Uganda Day 36: Report Launch

It may be Monday, but it was also launch day for the election report, so that helped! I got to work super early. I was told we were leaving by 8, but it wasn't until about 8:45 or so. One of the reasons we were late was because of the number of people we crammed into the van. I think there were two rows of four and two rows of three—it was cozy. The launch was being held at a hotel. We showed up late, but that's really just a way of life here.

"Sunflower" being a room, of course.

I wasn't really sure what to expect; the only other event I've been to was the one last week, which was a fairly small crowd, so I kind of just assumed this wouldn't be too much larger. As it turns out, there were something like 171 people in attendance! Quite the to-do.

Motion blur because I was trying to be sly.

The first thing we did was to go around the room, one by one, and have everyone introduce themselves. If you're thinking, wow that sounds silly in a room that large, I would concur. Yet somehow I found myself in the role of microphone-minder, following it around the room and passing it along when necessary, while trying not to interfere with the numerous photographers and videographers. The advantage, of course, was that I never actually ended up introducing myself, thereby avoiding the inevitable confusion about my name.

There were some introductory remarks and then a short presentation of the findings. Here is Dr. Livingstone Sewanyana, FHRI's Executive Director, giving his opening remarks before the presentation:

They never did get the projector working.

This first part was fairly straightforward, nothing too exciting. One or two other people spoke after the report was presented, and then they ushered the important people en masse to the front for a photo op.

They were up there for probably ten minutes, believe it or not.

And there were actually some impressively notable people in attendance. Lots of Chairpersons and Directors and such, from government and from civil society, others from the police and military, and more. It was quite the crowd. One of the most interesting for me was the Lord Mayor of Kampala—which is significant in and of itself, of course, but from some of the discussions (and his own remarks) I came to understand that he has something of a contested history, having been driven from office and imprisoned at one point, then recently re-elected in spite of these abuses. Disclaimer: That's what I picked up from the conversation, and may be completely inaccurate. But either way, it was interesting.

I think what surprised me most about this event was the nature or tone of the plenary discussion. After the photo op they had four panelists (quite briefly) moderated by Dr. Sewanyana, which was interesting, then this was followed by a plenary discussion where people from the audience were given time to speak. The first person to speak surprised me slightly when he rather vocally criticized a certain piece of the report, which I suppose is part of the point, but in my head, at first, it seemed like the equivalent of going to a book signing and telling the author his plot needs some work. Just wasn't expecting it; then almost everyone afterward picked up on it as well.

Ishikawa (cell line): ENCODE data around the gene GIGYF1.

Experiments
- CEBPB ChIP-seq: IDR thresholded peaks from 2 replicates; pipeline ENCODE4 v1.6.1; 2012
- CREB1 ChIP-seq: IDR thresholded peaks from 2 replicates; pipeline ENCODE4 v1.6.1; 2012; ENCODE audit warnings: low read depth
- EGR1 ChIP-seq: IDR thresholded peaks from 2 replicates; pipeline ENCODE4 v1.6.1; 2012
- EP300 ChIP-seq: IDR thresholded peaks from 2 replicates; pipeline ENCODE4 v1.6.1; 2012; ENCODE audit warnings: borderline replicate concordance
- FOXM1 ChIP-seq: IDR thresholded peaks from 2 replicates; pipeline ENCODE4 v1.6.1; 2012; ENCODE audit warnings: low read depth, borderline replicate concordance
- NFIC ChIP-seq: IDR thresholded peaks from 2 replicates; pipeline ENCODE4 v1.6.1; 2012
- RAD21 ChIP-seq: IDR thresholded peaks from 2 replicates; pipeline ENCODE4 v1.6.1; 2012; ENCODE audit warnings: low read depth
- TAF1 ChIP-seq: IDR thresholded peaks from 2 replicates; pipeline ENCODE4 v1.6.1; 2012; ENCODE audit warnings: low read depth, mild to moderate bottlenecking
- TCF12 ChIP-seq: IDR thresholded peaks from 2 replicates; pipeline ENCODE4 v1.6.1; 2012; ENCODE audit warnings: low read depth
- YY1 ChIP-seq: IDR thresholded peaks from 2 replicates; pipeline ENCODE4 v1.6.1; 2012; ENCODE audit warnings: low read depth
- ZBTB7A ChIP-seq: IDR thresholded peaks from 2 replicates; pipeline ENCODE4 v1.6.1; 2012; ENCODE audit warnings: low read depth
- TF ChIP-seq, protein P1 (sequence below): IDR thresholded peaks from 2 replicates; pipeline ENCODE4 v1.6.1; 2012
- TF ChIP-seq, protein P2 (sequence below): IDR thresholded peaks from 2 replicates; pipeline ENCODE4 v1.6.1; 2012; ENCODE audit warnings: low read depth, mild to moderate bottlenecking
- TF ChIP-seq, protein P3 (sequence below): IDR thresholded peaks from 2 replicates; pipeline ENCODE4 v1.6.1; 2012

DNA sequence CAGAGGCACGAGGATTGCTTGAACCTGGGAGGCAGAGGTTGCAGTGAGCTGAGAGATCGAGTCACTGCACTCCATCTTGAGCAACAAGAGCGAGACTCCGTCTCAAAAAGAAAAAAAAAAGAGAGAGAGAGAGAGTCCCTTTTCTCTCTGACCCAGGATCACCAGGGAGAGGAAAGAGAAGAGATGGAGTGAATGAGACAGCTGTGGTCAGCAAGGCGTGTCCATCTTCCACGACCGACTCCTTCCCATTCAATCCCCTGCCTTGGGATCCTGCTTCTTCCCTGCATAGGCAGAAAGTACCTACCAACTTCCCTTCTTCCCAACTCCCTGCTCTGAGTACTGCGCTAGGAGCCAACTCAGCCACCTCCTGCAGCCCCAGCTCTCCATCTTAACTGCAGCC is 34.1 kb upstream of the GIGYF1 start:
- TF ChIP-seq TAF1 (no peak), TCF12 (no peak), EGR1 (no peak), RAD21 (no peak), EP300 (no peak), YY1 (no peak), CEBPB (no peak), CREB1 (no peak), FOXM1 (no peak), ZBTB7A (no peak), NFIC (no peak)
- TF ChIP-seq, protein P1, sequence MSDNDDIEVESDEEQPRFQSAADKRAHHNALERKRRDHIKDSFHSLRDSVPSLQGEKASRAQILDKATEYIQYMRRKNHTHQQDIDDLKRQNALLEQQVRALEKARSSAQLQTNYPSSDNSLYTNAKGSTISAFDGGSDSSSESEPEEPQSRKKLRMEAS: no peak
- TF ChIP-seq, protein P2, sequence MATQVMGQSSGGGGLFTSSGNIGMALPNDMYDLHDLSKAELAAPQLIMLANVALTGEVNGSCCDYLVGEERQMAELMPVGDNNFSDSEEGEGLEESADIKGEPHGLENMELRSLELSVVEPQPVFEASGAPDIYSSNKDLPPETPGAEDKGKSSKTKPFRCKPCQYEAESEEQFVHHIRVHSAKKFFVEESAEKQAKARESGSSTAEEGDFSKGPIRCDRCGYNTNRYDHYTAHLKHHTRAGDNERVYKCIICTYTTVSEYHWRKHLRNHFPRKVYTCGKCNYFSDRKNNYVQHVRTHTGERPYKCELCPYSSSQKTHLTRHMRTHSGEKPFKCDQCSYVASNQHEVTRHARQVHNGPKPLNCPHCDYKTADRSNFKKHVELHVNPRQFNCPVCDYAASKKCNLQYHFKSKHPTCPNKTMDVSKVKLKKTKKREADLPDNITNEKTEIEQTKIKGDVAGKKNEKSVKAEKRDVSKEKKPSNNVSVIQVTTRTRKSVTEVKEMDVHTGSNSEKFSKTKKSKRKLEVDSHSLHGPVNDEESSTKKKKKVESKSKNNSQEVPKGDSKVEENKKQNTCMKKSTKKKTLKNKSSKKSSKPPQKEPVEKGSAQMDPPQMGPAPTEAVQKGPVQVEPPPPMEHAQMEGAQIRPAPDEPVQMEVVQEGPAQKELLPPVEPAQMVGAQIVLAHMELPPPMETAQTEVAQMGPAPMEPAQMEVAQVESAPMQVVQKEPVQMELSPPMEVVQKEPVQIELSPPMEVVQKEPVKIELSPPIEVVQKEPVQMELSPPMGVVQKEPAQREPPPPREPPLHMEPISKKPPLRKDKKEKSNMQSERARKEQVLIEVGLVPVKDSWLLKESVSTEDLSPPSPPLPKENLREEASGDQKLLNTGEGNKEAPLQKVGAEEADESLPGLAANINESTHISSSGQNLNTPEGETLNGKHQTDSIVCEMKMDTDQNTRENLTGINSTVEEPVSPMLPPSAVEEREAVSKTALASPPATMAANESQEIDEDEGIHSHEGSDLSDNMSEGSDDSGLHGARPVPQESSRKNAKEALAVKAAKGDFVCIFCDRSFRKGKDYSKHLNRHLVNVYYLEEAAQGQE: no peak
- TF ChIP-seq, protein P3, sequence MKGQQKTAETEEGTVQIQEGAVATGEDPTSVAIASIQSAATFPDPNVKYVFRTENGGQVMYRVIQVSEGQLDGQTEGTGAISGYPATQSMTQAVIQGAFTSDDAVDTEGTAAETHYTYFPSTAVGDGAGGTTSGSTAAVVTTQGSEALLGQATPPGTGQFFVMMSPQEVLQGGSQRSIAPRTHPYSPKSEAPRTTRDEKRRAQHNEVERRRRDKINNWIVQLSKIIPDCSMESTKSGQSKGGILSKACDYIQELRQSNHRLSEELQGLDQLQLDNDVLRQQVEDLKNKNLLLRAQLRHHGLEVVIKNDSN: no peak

The second person to speak surprised me even more. I can't recall her name, and I still don't have any sense of who she is beyond being a former MP with an influential (or at least storied) time in office (and in other ways since then). Again, I could be incorrect. Anyway, she stood up and started speaking, and at first, she seemed somewhat quiet and my immediate impression was that her turn would be quick and dry. I was wrong. It was like someone flicked a switch and she went into full-on orator mode. Truly impassioned. She went on for I don't know how long, the greater part of which consisted of a vociferous vocal attack on President Museveni, his government, the police, maybe others. Primarily Museveni, though. I think the first speaker holds some kind of Cabinet-like position, and she went after him and his remarks as well. I was on the other side of the room, so pardon the distance, but here she is, mid-way through:


It was fascinating to witness, and worth going today just for this alone. Took me completely by surprise—I was very much not expecting a speech like that. And it wasn't even the only one!  Hers was certainly the most vehement, but several others got real, so to speak.

All in all, it was really, really interesting. Glad I got the chance to go. And as an added bonus, everyone in attendance got lunch at the hotel buffet, which is another small extravagance I wouldn't have expected could fit in the budget for a crowd this large.

Food was actually quite good...though I was starving, so I may be unreliable.

We left around 2, and I was kind of secretly hoping we'd somehow be given the rest of the day off, but it wasn't meant to be. We made it back to the office for the last three-ish hours of the day—which is still much better than the usual 9-hour Monday. My supervisor asked me to write up a short article about the event for FHRI's newsletter, since I had been responsible for note-taking all day, so that's what I spent most of my afternoon on.

Tomorrow is back to normal. Sadly, this week, Tuesday is the new Monday. I wish there was an event to go to every day of the week.

But I'll worry about that tomorrow. For now, it's Game of Thrones time! Miraculously, I've avoided spoilers. Happy Monday, and good night!